August 28, 2005

Why not imagine what Gush Katif’s farmers could do for the Negev?

Israel’s disengagement from Gaza and northern Samaria will have a greater impact on the future of the country than anyone anticipates. Ideologies have developed and imploded in a dangerously short time. A basic tenet of national religious thinking has been undermined by the removal of state sponsorship. The foundations of a large and diverse Orthodox community – not incidentally significant contributors to Israel’s national consciousness – have been shaken.

Denuded of state sponsorship, the theological foundations of religious-Zionist doctrine have been undermined, their contradictions exposed. The dream of Greater Israel has been shattered. Deep psychological reactions must necessarily flow from these events, and they will invariably have religious, social and political consequences.

Religious and social developments which took centuries to unfold in Europe have been accelerated in Israel. The tension generated by the direct clash between the state and the psycho-religious fabric of one of its major stakeholders won’t easily disappear.

Disillusionment will yield ideologies and spur movements and create complicated psychological and political problems long after many of the main players in the disengagement saga have disappeared from the scene.

One predictable reaction will be the “disengagement” of some Orthodox Jews from the state. It is to prevent this possibility that I offer the following suggestion.

Developing the Negev has long been recognized as one of Israel’s top national missions. I urge a concerted effort to enlist the former Gaza settlers to this mission. Their political leadership, rabbis, ideologues and activists should be mobilized – as communities – to make the Negev flourish. Low-key requests won’t do the trick; there has to be a national campaign to convince the Gaza settlers to take on this project.

If presented as one of the most important national undertakings of the generation, as one of the tenets of Zionism, and explained as a mission that will remain a priority into the future, this call has the potential to harness the visionary ambition of the Gaza settlers.

Israel’s leadership must admit what we all know: Only a community of faith, comprised of determined, selfless people, possesses the wherewithal to achieve this mission. I’d like to believe that such a project could capture the imagination of thousands of former Gazan Jews.

Why not imagine what Gush Katif’s farmers – indeed entire Gaza communities – could do for the Negev? After all, the Negev is also part of Greater Israel.

The messianic imagery of making the desert bloom resonates profoundly with religious sensibilities, and has the potential to substitute for the euphoria surrounding Judea, Samaria and other biblical areas. Filling the vacuum created by disengagement and redirecting religious energies to the task of grooming the Negev may be the right combination of social, religious and psychological ingredients to neutralize the impending post-Gaza crisis. It could harness the enthusiasm of a community which has otherwise lost its sense of purpose.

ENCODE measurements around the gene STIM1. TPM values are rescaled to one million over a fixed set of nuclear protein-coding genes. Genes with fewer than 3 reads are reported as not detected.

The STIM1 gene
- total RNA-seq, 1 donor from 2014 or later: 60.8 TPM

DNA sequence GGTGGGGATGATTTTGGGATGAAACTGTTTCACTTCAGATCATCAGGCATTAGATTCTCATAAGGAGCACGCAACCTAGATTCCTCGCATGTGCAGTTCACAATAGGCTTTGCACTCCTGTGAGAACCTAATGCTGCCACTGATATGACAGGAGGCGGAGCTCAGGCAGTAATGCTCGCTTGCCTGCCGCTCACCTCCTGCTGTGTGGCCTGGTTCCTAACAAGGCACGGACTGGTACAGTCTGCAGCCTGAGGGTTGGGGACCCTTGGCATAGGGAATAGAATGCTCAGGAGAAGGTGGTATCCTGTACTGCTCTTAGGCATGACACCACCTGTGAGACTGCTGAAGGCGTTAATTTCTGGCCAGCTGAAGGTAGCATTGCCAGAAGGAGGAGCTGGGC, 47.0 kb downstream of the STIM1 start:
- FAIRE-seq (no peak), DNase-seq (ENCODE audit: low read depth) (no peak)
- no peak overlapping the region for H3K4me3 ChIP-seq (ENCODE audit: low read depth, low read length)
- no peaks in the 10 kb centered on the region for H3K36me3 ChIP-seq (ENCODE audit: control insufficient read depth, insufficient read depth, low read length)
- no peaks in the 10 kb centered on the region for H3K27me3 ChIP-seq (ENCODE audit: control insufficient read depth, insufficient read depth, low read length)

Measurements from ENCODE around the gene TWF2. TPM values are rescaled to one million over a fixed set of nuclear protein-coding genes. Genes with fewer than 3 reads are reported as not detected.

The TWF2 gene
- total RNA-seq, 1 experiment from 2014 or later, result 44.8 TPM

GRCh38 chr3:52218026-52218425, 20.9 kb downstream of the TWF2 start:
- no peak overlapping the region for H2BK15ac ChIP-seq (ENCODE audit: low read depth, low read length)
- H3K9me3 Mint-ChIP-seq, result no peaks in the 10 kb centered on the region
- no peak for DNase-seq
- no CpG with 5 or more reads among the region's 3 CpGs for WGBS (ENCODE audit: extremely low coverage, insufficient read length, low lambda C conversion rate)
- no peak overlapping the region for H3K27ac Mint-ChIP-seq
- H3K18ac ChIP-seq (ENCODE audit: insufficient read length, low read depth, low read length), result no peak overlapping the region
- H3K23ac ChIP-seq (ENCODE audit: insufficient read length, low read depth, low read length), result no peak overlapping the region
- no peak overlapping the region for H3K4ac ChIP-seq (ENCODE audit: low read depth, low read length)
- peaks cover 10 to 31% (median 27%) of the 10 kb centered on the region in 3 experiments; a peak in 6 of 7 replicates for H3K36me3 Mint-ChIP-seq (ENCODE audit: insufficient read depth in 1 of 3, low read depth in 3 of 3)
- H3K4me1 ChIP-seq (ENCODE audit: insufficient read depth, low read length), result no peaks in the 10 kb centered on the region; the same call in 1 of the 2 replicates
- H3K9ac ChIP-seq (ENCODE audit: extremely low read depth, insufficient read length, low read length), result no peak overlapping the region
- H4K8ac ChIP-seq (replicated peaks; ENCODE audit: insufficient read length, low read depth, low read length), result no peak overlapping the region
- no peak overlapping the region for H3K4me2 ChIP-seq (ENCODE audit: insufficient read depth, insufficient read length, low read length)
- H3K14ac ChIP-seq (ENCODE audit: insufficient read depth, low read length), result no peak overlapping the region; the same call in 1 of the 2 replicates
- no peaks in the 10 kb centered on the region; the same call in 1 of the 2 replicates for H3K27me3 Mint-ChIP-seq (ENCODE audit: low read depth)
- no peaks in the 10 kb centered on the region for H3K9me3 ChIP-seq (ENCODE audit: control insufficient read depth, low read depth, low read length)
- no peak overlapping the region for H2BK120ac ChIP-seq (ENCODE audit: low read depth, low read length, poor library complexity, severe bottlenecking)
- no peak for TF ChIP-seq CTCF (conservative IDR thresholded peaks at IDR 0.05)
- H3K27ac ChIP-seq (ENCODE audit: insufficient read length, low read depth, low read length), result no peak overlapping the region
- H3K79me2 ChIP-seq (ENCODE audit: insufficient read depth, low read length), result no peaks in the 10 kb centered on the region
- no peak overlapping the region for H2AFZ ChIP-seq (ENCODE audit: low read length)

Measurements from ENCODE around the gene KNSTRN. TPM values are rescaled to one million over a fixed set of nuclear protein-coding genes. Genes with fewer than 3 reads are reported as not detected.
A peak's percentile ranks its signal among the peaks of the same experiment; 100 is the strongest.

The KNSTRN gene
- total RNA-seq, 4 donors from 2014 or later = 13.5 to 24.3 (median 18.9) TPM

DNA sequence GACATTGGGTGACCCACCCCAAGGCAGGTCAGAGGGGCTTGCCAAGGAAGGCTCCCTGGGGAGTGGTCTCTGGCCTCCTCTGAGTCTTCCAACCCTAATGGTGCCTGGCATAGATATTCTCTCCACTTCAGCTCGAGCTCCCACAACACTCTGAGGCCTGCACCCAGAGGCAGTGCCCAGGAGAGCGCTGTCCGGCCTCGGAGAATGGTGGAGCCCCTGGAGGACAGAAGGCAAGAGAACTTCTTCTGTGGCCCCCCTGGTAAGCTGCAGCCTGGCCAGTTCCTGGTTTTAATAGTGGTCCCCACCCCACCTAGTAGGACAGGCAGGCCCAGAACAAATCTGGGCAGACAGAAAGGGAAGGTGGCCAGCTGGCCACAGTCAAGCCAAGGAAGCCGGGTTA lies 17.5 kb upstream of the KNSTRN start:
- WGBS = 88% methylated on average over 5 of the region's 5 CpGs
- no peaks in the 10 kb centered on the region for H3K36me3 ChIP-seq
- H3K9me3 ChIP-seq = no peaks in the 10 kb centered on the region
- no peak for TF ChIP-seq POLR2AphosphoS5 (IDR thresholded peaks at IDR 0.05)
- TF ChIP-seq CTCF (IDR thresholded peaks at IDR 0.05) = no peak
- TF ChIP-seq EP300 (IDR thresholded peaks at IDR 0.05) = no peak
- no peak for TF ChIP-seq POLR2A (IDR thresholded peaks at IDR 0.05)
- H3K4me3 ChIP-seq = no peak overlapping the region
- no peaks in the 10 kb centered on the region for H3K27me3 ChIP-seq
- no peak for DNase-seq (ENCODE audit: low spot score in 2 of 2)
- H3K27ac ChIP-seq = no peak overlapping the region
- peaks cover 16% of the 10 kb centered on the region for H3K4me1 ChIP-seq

The romance associated with sowing the desert resonates with religious Jews and settlers. The Negev’s messianic associations could reflect their ideals. That potential should not be underestimated, nor should the settlers’ zeal be wasted.

The Jews of Gaza are uniquely suited to pioneer the Negev. Theirs is a strong ethos of self-sacrifice. They are a tightly knit group. They know agriculture and science. They’ve shown an ability to develop strong community institutions – educational, public health and social – under remarkably adverse conditions.

If given the support of the state and international benefactors, if implored to sacrifice yet again on behalf of the Jewish people, if this request were genuinely supported across the entire political spectrum of the Israeli public, the former settlers of Gush Katif plus other people of vision could be prevailed upon to transfer their sense of anger, frustration and betrayal with the state into something that would be positive for the Negev and – not least – for themselves.

Considerable resources should be directed to the rehabilitation of the people who could ideally carry it out. Only great and ambitious schemes can harness their enthusiasm. There could be water desalination projects, a Med-Red canal, science parks, dams and reservoirs.

It is of utmost importance that the project succeed, and that the religious ideology behind that success be vindicated.

Perhaps some of the anticipated funding for post-disengagement logistics could be used to immediately re-ignite a downcast community and provide it with the support to realize some of its most heartfelt religious aspirations. This could even cause the Gaza pullout to eventually be seen as a blessing in disguise.

What they might accomplish would reverberate across Israel, world Jewry and the international community. Jews reviled in the international media would be given their pride and dignity back. Their unfair status as pariahs would be transformed; they’d be important, appreciated agents of development and innovative nationalism.

This is a constructive and intelligent way to deal with the thousands of settlers and their hundreds of thousands of supporters. Instead of repressing their enthusiasm, it can be beneficially channeled.

I can only hope that Prime Minister Ariel Sharon and Vice Premier Shimon Peres (who has the mandate for developing Galilee and the Negev) recognize the wisdom of this idea. They’d be making a match that would allow some of the damage done to Israel’s best human resources to be repaired.

Reprinted with permission of The Jerusalem Post.

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